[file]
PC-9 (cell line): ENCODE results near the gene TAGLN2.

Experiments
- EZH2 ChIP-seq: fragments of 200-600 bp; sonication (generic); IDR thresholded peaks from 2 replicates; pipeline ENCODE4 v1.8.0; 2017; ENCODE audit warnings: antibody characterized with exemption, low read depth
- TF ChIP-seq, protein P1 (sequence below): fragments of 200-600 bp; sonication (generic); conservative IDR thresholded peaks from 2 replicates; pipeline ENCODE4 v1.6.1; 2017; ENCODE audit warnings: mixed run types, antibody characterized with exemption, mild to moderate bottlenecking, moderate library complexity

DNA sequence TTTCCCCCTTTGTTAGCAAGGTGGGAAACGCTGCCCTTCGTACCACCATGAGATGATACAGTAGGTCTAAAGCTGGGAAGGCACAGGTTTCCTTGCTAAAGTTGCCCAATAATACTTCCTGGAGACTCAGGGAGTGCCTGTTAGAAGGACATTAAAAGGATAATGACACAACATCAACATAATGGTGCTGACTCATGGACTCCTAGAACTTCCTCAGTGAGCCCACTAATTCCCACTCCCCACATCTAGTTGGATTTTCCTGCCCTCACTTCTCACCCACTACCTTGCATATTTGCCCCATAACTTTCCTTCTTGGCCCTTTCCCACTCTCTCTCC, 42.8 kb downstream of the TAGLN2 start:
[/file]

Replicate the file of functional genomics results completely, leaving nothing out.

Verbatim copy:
PC-9 (cell line): ENCODE results near the gene TAGLN2.

Experiments
- EZH2 ChIP-seq: fragments of 200-600 bp; sonication (generic); IDR thresholded peaks from 2 replicates; pipeline ENCODE4 v1.8.0; 2017; ENCODE audit warnings: antibody characterized with exemption, low read depth
- TF ChIP-seq, protein P1 (sequence below): fragments of 200-600 bp; sonication (generic); conservative IDR thresholded peaks from 2 replicates; pipeline ENCODE4 v1.6.1; 2017; ENCODE audit warnings: mixed run types, antibody characterized with exemption, mild to moderate bottlenecking, moderate library complexity

DNA sequence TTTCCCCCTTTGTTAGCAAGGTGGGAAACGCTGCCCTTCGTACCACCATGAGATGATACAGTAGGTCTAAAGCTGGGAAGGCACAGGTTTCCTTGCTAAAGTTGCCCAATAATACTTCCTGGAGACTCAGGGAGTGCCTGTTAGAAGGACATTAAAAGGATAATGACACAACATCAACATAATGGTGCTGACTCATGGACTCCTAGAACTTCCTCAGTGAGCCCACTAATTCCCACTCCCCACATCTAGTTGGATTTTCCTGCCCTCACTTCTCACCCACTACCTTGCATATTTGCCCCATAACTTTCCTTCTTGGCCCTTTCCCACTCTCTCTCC, 42.8 kb downstream of the TAGLN2 start: